Barycentric Julian Date (astronomy)

1. Oct 29, 2007

big man

1. The problem statement, all variables and given/known data
I'm wanting to convert barycentric julian date to the equivalent UT time. Here is a description of the barycentric julian date given to us:

Barycentric Julian Date (TT) – Observation epoch, given in terrestrial time, that has been corrected for light propagation time to the solar system barycentre.

3. The attempt at a solution
Now I know how to convert Julian date to UT and I know that $$Terrestrial Time = UT + \delta T$$, where the value dT can be obtained from the web. But I really wouldn't say that I understand or have found a definition of TT that makes me understand exactly what it is. Is the correction for light propagation time to the solar system barycentre just terrestrial time?

Thanks

2. Sep 12, 2010

jdeast

My apologies for reviving such a long-dead thread, but as it's still one of the top hits for Barycentric Julian Date, some may benefit from a belated answer, if not the original poster.

UT is an ambiguous term and may mean UTC, UT1, or many other variants, all of which may vary by up to 0.9 seconds from one another. As you've described it, you're talking about UT1. However, you probably actually want UTC (if you care about the difference at all), since UTC is the international standard, and what your clock is most likely to use. It's also much easier to calculate, as it depends on discrete leap seconds, not the continuously variable quantity $$\delta t$$.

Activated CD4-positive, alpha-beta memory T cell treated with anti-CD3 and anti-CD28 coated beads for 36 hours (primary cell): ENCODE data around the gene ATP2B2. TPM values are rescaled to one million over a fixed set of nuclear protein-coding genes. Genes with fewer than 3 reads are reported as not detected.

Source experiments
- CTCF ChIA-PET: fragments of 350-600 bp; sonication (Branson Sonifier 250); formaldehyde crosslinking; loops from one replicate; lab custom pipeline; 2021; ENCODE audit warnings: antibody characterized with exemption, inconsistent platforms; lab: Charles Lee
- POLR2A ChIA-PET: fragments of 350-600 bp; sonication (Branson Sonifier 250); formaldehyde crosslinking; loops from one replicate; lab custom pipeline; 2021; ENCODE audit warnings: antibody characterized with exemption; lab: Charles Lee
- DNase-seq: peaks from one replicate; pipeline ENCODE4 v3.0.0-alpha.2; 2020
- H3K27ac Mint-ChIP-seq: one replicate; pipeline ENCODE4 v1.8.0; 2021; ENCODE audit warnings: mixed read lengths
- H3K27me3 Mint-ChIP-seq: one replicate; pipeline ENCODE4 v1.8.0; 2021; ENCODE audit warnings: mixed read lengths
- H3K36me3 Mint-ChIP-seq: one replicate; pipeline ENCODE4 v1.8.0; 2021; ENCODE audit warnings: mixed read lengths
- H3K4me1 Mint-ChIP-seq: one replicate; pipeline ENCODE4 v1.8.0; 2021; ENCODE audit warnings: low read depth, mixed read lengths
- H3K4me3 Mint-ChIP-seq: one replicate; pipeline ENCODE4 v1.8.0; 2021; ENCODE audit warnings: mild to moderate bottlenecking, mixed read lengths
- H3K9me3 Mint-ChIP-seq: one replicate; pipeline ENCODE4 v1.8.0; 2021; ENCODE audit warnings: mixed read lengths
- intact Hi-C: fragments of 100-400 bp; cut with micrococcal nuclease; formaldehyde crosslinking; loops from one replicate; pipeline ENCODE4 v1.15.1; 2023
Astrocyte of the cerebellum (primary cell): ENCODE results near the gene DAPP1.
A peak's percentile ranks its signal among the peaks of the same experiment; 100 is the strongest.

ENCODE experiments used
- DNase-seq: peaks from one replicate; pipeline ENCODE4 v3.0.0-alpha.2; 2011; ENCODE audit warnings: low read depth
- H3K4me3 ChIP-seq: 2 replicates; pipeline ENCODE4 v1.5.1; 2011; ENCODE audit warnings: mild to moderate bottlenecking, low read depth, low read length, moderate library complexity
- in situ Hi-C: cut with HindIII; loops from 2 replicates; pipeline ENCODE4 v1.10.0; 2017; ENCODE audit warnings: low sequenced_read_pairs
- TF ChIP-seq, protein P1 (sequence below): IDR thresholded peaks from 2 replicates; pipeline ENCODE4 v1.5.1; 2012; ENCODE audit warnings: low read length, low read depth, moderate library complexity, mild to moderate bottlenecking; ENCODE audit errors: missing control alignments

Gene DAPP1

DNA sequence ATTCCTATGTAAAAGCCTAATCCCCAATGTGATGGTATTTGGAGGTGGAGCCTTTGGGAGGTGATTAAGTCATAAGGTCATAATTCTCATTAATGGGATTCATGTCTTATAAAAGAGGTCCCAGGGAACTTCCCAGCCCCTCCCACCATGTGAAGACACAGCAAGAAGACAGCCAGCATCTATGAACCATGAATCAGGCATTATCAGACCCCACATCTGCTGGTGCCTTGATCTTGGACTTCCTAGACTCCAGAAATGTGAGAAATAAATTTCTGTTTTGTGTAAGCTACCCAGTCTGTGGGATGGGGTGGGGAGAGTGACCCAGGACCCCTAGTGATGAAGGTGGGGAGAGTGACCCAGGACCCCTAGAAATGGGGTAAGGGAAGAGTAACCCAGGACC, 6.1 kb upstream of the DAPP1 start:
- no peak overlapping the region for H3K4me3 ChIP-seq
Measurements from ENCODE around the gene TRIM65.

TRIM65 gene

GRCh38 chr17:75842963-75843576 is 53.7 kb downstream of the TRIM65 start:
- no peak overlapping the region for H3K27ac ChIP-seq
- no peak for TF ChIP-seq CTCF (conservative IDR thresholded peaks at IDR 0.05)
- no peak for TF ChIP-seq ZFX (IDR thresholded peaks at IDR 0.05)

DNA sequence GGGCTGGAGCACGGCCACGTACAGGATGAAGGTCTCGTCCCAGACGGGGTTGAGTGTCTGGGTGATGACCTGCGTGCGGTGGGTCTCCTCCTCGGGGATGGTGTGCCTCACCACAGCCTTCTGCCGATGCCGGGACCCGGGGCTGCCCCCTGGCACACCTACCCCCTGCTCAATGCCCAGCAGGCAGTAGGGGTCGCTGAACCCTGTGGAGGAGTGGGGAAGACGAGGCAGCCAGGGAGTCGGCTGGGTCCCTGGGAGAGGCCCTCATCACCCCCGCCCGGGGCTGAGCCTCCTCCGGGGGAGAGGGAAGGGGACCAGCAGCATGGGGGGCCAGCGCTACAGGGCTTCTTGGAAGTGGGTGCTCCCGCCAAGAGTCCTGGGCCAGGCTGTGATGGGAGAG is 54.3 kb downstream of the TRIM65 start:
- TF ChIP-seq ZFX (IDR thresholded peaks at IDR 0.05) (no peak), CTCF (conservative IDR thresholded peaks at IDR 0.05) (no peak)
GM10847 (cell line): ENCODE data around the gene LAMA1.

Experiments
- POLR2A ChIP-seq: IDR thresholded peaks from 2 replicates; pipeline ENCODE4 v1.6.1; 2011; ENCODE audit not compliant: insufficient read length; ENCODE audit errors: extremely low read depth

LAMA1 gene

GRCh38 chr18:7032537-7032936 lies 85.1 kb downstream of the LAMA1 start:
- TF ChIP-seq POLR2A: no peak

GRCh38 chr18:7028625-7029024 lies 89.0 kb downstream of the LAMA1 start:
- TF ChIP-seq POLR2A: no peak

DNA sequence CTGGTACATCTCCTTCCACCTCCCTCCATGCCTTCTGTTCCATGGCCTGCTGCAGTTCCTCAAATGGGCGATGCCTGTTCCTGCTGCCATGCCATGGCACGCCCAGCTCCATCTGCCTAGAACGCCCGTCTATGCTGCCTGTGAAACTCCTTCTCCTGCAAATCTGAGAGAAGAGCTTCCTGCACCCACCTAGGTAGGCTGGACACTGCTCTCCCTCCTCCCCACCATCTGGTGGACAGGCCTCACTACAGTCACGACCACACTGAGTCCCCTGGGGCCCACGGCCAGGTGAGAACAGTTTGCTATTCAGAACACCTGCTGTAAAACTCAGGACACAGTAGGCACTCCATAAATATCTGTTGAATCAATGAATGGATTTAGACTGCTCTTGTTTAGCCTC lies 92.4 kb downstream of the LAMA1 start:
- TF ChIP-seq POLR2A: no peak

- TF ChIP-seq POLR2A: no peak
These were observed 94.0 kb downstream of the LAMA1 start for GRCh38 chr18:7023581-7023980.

If I'm right about that, or you don't care about the 0.9 second difference, you can use my online calculator (http://astroutils.astronomy.ohio-state.edu/time/bjd2utc.html), which converts from Barycentric Julian Date in Barycentric Dynamical Time (BJD_TDB) to the Julian Date in Coordinated Universal Time (JD_UTC) for objects outside of the solar system.

Note: BJD_TDB is the same as BJD in Terrestial Time (BJD_TT) to with +/- 1.7 ms.

Doing the precise conversion yourself is extremely involved (see the paper linked at the end of my response for the steps if you really want to...).

No, the observed time corrected for the light propagation time from the observer to the Solar System Barycenter is the Barycentric Julian Date (BJD). However, the BJD can be specified in any time standard (eg, TT, TDB, UTC, etc).

Terrestrial Time (TT) is a time standard. Wikipedia has an excellent article describing it if you care about the details. The important thing is that it is commonly used in astronomical timing and can differ from UTC by more than 1 minute.

A more thorough explanation of the BJD, time standards, and more than you ever wanted to know about astronomical timing can be found in my paper:
http://arxiv.org/abs/1005.4415